- Smiling (Smiling during your presentation is one of the quickest ways to engage your audience.)
When you add humor to your speech, aim for a friendly, personal, and natural style. For example, don’t announce that you are about to tell a joke. Just add the funny anecdote or line to your speech and let the audience react as they will. Here's why: Announcing that you are going to tell a joke sets you up. People are waiting for you to surprise them. (That's an oxymoron: "waiting to be surprised.")
Here are some of the benefits of using your own natural brand of humour by incorporating some of the techniques described above:
- If you create your own brand of humour, you can be certain that your material will be new to your audience. You needn't worry that they've "heard this one before."
- By using humorous stories and funny anecdotes from your own experience, your delivery will be more natural. You won't need to worry about memorizing the lines in a joke.
- By sharing something personal with your audience, they'll likely feel more connected to you, and thus more tuned in to what you have to say.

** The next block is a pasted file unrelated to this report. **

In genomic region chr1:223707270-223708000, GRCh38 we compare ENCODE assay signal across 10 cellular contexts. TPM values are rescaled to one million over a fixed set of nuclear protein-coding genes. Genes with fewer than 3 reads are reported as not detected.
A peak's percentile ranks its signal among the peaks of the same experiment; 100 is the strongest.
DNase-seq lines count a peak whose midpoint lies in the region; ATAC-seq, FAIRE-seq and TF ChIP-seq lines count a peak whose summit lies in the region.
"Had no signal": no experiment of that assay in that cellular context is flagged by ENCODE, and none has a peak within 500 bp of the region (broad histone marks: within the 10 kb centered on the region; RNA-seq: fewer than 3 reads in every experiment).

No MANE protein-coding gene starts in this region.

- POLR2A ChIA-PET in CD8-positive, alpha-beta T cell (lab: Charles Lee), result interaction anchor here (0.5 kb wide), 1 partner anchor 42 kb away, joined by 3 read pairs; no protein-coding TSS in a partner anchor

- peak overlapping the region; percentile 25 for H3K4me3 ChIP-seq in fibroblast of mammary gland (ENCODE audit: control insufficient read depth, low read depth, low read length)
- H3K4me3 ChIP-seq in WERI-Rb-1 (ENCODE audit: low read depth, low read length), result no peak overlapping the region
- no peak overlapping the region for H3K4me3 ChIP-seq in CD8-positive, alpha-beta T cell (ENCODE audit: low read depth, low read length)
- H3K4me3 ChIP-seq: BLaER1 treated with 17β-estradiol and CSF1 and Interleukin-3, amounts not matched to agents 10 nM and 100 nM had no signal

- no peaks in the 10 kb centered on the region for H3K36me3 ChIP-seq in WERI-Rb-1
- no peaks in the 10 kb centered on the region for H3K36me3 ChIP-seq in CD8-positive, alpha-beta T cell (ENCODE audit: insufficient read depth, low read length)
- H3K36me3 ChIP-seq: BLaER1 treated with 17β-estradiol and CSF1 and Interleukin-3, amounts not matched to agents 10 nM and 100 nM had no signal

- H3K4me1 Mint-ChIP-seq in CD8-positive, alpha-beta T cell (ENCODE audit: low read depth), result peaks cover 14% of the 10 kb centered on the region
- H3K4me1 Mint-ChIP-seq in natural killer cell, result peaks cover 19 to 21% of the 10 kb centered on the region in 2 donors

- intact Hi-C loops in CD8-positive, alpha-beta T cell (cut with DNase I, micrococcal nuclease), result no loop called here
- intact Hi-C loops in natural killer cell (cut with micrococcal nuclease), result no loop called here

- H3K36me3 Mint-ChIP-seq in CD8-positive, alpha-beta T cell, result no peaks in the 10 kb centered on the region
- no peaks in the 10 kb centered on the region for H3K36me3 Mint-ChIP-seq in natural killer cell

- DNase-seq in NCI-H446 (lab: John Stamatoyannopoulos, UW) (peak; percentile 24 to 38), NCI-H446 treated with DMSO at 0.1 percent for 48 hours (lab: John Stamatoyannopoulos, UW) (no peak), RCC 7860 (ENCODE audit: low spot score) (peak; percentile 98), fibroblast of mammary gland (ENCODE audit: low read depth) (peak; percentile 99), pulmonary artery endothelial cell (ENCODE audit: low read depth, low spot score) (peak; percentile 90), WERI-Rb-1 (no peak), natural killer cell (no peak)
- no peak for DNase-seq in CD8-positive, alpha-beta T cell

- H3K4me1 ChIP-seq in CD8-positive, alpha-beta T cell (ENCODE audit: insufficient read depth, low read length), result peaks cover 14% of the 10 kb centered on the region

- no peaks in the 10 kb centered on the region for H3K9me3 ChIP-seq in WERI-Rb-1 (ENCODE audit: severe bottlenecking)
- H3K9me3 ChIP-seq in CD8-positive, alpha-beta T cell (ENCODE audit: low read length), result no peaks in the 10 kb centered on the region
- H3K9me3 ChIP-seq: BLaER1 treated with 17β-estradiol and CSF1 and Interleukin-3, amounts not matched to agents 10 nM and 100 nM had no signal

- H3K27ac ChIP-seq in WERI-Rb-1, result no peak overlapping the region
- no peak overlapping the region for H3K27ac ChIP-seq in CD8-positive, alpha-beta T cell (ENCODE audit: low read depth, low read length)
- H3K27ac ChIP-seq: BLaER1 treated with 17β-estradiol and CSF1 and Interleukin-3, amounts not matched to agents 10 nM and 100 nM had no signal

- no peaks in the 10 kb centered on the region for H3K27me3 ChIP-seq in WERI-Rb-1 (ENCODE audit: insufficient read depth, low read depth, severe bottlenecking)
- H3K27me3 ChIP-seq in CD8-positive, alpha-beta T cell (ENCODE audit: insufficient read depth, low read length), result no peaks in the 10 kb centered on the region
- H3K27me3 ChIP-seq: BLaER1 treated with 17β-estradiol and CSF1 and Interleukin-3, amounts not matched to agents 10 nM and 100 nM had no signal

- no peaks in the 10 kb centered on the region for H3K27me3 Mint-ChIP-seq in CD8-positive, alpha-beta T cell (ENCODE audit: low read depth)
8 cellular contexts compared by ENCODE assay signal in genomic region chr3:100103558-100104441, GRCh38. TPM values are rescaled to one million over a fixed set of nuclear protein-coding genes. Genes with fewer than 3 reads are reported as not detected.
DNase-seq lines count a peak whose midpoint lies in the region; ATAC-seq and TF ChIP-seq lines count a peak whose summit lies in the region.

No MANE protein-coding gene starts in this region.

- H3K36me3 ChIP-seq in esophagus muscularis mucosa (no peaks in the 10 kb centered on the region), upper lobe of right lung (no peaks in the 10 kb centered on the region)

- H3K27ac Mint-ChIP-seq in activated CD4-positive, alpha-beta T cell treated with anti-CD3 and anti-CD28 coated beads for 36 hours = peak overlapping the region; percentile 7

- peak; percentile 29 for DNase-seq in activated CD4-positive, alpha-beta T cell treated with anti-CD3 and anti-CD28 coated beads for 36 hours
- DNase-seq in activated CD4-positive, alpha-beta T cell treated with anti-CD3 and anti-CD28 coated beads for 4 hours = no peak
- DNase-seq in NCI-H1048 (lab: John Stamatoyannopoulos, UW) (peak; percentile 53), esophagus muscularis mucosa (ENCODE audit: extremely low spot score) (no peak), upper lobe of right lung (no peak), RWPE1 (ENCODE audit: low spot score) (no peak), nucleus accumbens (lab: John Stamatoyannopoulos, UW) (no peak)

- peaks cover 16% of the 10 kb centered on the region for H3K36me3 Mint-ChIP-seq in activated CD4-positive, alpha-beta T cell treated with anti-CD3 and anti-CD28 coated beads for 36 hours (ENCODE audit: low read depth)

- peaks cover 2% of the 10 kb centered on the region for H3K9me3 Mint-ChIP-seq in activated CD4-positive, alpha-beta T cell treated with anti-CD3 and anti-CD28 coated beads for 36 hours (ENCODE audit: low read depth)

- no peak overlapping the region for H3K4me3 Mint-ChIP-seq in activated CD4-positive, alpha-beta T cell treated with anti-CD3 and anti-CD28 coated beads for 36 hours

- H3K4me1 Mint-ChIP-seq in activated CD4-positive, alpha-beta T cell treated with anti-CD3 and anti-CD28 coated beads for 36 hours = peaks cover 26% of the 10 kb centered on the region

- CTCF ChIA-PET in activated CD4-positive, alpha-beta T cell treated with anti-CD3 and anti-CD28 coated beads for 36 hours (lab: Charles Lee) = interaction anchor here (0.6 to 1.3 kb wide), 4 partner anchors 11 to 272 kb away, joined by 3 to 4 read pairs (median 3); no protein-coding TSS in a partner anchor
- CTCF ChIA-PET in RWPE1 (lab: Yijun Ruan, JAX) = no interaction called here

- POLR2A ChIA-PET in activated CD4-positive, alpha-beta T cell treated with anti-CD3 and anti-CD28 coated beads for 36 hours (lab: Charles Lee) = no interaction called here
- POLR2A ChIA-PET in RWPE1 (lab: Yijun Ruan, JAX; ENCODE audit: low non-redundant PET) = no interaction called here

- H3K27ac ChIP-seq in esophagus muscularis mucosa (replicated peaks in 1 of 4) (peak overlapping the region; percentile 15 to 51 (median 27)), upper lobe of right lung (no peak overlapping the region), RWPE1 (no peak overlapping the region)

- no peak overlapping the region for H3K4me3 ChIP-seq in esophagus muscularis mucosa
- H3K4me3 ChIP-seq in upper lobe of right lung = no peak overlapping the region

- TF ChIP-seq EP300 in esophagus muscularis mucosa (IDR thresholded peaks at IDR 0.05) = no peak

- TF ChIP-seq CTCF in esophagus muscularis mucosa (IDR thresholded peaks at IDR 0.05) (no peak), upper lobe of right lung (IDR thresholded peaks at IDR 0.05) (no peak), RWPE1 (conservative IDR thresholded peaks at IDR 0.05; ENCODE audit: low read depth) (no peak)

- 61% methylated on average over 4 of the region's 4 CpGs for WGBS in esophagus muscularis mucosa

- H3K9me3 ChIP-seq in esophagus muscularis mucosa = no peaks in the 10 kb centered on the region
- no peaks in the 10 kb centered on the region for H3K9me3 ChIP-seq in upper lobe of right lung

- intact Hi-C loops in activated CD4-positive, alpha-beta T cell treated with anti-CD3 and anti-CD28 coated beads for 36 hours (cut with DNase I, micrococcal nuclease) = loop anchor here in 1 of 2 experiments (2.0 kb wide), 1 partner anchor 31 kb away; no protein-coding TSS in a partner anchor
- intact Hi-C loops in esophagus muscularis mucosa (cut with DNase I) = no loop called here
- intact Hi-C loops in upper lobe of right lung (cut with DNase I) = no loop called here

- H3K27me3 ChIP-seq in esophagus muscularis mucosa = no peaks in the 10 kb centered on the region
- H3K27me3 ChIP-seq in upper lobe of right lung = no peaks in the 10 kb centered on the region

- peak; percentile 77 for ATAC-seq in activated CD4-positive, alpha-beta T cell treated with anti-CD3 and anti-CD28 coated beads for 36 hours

- The important thing to remember when adding humour to your speech or presentation is that you don't need to produce huge belly laughs and giggle fits in order to be successful. If people smile, chuckle, and remain attentive during the length of your presentation, then you've done a great job of using humour to lighten things up.
Remember, you can still laugh, make jokes, be playful, and have a healthy sense of humor without targeting anyone, bullying anyone, or making fun of marginalized groups. It is possible to laugh, tell funny stories and make ha-ha’s without making someone else the punchline. If you must make a joke about anyone, always make it about yourself.
© 2017 Sadie Holloway